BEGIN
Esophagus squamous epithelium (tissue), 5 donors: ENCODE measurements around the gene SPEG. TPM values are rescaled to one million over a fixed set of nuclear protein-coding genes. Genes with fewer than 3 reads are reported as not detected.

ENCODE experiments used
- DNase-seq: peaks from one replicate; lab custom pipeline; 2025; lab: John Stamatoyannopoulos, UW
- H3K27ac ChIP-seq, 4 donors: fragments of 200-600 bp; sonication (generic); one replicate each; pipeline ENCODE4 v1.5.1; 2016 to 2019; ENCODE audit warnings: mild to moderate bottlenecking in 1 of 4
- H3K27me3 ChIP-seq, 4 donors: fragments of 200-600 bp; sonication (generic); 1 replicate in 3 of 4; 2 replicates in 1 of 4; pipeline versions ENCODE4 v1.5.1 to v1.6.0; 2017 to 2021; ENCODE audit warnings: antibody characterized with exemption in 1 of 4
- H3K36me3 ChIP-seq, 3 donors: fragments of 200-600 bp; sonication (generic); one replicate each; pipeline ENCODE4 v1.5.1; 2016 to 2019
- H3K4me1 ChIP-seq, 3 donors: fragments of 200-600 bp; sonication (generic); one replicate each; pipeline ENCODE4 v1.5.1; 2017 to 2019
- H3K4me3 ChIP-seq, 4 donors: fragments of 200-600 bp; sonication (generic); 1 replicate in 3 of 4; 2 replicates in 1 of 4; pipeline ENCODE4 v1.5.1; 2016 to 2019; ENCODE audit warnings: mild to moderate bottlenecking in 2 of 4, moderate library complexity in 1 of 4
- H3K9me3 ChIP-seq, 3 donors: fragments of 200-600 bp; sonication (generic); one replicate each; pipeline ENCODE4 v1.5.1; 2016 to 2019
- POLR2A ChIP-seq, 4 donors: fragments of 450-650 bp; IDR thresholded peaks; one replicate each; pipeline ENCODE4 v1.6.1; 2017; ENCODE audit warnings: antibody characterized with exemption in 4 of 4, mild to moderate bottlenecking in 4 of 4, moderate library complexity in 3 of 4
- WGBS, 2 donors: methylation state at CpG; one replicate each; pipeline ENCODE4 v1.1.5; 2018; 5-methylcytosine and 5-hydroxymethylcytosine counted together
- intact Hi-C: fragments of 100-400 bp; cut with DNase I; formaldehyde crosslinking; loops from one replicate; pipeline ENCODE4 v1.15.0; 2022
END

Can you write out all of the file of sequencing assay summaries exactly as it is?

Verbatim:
Esophagus squamous epithelium (tissue), 5 donors: ENCODE measurements around the gene SPEG. TPM values are rescaled to one million over a fixed set of nuclear protein-coding genes. Genes with fewer than 3 reads are reported as not detected.

ENCODE experiments used
- DNase-seq: peaks from one replicate; lab custom pipeline; 2025; lab: John Stamatoyannopoulos, UW
- H3K27ac ChIP-seq, 4 donors: fragments of 200-600 bp; sonication (generic); one replicate each; pipeline ENCODE4 v1.5.1; 2016 to 2019; ENCODE audit warnings: mild to moderate bottlenecking in 1 of 4
- H3K27me3 ChIP-seq, 4 donors: fragments of 200-600 bp; sonication (generic); 1 replicate in 3 of 4; 2 replicates in 1 of 4; pipeline versions ENCODE4 v1.5.1 to v1.6.0; 2017 to 2021; ENCODE audit warnings: antibody characterized with exemption in 1 of 4
- H3K36me3 ChIP-seq, 3 donors: fragments of 200-600 bp; sonication (generic); one replicate each; pipeline ENCODE4 v1.5.1; 2016 to 2019
- H3K4me1 ChIP-seq, 3 donors: fragments of 200-600 bp; sonication (generic); one replicate each; pipeline ENCODE4 v1.5.1; 2017 to 2019
- H3K4me3 ChIP-seq, 4 donors: fragments of 200-600 bp; sonication (generic); 1 replicate in 3 of 4; 2 replicates in 1 of 4; pipeline ENCODE4 v1.5.1; 2016 to 2019; ENCODE audit warnings: mild to moderate bottlenecking in 2 of 4, moderate library complexity in 1 of 4
- H3K9me3 ChIP-seq, 3 donors: fragments of 200-600 bp; sonication (generic); one replicate each; pipeline ENCODE4 v1.5.1; 2016 to 2019
- POLR2A ChIP-seq, 4 donors: fragments of 450-650 bp; IDR thresholded peaks; one replicate each; pipeline ENCODE4 v1.6.1; 2017; ENCODE audit warnings: antibody characterized with exemption in 4 of 4, mild to moderate bottlenecking in 4 of 4, moderate library complexity in 3 of 4
- WGBS, 2 donors: methylation state at CpG; one replicate each; pipeline ENCODE4 v1.1.5; 2018; 5-methylcytosine and 5-hydroxymethylcytosine counted together
- intact Hi-C: fragments of 100-400 bp; cut with DNase I; formaldehyde crosslinking; loops from one replicate; pipeline ENCODE4 v1.15.0; 2022